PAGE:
Sunday, April 5, 2009

April launch report

Yesterday was the April Plaster City Launch.  Again the weather was almost perfect so that makes three months in a row for San Diego now!  Coincidentally both the March and April launches were preceded with excessive wind gusting to 35+ MPH the Friday before.  Then as of Saturday morning calm to mild gusts all day.  Great success!
This month I only had three flights due to setup complexity and the fact that our FAA waiver closed between 1:30-2:30PM for local flight maneuvers:
  • Minimum-diameter, carbon fiber "Fity-Fo" on a brutal J800 -
    this was the first flight for my custom design and it was just supposed to a) verify the strength of the carbon exterior and b) test the radio tracking system mentioned below.  After the incredibly fast and straight ascent we could see that the 36" green 'chute had ejected at apogee.  This means that dual-deploy hadn't worked and I'm guessing that the nose cone popped off during drogue ejection.  I'll need to friction-fit that better next time.  The rocket touched down very close to the launch site so the radio tracker wasn't necessary but it was good to practice with that system anyway.  When my buddy Doug's son Brandon picked up the rocket the ARTS2 altimeter beeped out 12,235'!!  I later downloaded the data and the exact barometric altitude was 12,012' (2.23 miles) and max speed was 1162.7 ft/sec (mach 1.02).  I had just smoked my personal altitude record of 8,079' so I was happy.  Having just read this unofficial compendium of altitude records (Word format here) by motor type I recalled that the J800 motor checked in at ~8,100' so I might have a record here. In any event I plan to register this as my 10K altitude flight with Extreme Rocketry magazine. [Update: Rick Saunders accepted this as a record on that site. I also checked it in as my 10K+ flight with Extreme Rocketry.]

  • Then I flew my primed yet not yet painted 4" V2 on a 54mm I229 Blue Thunder motor.  Very punchy and cool.  I synthesized this FAKE composite image from two separate frames (one of the boys reacting and a second of liftoff) because it amuses me to do so:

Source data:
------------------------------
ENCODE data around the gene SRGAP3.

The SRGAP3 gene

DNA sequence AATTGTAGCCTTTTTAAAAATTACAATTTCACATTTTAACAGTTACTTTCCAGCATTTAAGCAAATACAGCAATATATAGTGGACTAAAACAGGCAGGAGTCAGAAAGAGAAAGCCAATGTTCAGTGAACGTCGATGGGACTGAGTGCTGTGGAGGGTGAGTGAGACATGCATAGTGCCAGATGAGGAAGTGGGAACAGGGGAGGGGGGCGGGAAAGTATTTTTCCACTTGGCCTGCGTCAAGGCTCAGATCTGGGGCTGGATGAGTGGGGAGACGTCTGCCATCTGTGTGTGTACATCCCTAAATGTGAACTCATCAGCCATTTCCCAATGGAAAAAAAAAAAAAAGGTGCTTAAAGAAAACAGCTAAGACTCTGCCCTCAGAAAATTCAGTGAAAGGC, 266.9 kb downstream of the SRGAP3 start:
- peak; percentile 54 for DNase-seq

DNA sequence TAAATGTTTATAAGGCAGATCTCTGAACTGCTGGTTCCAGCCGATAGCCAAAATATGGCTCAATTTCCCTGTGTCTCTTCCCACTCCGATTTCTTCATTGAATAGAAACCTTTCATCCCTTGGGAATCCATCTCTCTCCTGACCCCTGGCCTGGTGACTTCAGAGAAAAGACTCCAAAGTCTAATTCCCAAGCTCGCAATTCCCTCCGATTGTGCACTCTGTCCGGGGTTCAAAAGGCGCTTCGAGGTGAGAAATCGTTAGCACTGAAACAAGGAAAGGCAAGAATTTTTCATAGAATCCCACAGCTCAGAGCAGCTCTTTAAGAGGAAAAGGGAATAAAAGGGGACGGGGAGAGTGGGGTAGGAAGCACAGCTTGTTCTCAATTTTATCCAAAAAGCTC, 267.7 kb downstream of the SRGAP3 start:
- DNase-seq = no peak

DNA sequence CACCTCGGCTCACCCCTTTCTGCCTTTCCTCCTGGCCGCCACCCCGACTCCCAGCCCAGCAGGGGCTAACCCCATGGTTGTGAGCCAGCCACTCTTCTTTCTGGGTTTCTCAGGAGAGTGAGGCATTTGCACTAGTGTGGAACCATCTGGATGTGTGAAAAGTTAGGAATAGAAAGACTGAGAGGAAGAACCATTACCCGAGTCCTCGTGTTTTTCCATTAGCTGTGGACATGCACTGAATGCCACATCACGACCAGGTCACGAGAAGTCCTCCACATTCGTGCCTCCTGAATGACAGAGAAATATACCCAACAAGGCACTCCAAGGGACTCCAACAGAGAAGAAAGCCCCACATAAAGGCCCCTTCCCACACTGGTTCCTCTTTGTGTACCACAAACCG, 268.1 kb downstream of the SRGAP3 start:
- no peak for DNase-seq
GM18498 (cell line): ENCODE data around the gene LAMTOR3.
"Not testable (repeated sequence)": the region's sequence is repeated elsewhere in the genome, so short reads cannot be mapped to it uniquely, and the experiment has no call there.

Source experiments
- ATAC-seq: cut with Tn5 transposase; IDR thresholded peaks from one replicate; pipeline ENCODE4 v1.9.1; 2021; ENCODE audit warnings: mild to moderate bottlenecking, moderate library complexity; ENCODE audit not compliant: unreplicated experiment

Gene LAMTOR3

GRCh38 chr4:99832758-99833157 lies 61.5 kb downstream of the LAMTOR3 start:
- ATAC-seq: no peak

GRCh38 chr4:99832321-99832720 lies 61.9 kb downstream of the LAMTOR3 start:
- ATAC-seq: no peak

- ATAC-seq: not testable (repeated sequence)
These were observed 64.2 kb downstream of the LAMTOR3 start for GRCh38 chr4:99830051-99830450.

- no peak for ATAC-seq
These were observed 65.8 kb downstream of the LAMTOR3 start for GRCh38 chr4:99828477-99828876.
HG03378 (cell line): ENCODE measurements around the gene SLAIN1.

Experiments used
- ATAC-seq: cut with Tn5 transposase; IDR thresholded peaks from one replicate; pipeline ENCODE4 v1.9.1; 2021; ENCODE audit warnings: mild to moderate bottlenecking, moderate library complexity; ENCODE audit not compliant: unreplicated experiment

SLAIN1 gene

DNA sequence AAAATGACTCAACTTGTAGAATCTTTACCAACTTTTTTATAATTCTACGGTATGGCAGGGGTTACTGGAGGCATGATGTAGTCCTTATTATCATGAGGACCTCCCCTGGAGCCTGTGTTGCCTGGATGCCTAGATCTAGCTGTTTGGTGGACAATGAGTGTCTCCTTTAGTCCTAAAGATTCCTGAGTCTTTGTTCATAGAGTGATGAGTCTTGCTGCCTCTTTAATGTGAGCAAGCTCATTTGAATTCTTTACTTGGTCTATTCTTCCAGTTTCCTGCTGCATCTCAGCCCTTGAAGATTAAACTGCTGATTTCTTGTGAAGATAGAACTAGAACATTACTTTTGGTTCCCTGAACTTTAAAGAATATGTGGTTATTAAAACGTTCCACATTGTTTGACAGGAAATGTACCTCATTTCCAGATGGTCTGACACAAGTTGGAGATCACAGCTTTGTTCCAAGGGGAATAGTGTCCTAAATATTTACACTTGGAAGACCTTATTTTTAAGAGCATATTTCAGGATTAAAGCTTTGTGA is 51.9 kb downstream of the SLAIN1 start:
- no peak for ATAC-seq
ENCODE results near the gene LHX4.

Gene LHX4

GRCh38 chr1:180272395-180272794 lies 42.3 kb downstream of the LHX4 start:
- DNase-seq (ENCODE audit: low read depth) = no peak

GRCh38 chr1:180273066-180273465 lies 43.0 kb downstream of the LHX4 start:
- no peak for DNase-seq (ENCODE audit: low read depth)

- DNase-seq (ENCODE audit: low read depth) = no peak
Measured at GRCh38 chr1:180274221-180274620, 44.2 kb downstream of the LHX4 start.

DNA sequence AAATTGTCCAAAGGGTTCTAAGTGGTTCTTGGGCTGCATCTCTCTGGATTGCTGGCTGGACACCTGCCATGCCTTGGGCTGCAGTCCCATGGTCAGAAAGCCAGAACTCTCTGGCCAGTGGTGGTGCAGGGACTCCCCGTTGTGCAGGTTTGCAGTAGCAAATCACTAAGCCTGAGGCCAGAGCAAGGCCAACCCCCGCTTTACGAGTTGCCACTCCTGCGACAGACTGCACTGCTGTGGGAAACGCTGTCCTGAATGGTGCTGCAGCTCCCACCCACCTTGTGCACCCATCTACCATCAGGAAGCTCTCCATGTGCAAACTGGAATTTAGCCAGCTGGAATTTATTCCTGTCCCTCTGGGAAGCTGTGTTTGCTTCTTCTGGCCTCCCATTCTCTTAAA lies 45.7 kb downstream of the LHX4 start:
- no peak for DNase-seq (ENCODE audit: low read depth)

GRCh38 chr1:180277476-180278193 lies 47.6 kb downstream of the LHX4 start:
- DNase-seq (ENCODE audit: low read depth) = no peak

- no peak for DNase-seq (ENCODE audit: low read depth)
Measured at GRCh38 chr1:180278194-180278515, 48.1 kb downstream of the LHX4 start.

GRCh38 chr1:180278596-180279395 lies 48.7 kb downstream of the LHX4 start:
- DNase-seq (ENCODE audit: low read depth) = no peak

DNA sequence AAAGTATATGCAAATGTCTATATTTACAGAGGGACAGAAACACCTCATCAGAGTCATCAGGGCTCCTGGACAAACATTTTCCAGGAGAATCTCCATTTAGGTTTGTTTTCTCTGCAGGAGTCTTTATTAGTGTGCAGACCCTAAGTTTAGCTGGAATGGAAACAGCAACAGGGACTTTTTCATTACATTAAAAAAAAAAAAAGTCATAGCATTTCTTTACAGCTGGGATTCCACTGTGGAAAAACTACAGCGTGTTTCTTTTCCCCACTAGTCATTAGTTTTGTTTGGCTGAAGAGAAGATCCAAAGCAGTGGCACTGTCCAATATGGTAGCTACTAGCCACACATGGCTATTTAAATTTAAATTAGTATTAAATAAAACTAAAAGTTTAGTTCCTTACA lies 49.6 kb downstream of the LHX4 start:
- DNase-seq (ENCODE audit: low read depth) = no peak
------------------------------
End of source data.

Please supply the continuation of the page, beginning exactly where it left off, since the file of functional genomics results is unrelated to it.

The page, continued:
• Finally I'd planned to fly a K270 in the carbon fiber Fity-Fo above.  However as I assembled everything I realized that there wasn't enough room to fit the recovery system because the motor was too long!!  I'm convinced that combination would have topped 16,000' but I had to move to plan B.  I prepped the 3" Vertical Assault for the K270 and included the radio tracker since the previous flight on a K185 hit 7,076' (below) and this motor is roughly 33% bigger.  The ascent was rapid and impressive but nobody saw anything after burnout.   I could tell that the transmitter had ejected because the signal pulse jumped in intensity.  I audibly tracked that which I could not see for roughly 3 mins and then then the signal seemed to cut off.  I experienced some panic here until I fiddled with the controls and again the pulse resumed.  I meandered out into the desert for a mile or so and found the rocket between two bushes.  Unfortunately the main parachute had not ejected so the exterior was a total write off.  I did recover the motor casing, altimeter, radio tracker, and some internal parts however.  I should also note that I NEVER would have found this rocket without the tracker.  Those transmitters are a bargain at $95 and the club offers the free use of a receiver.  Highly recommended equipment! The altimeter was beeping an error tone having collided with the ground so hard.  I was able to download the data and was astonished at both the altitude of 11,485' and speed of 978 fps (mach 0.86).  That's a slower burn motor in a 12 pound rocket so those stats are impressive:

    Here's the state of the remnants (note the car paint job on the top portion):
I just ordered a replacement Vertical Assault but without the pre-fiberglassing this time and I requested that they not cut the slots for the fin can.  I plan to carbon fiber the exterior myself in the hope that this second version will last much longer.

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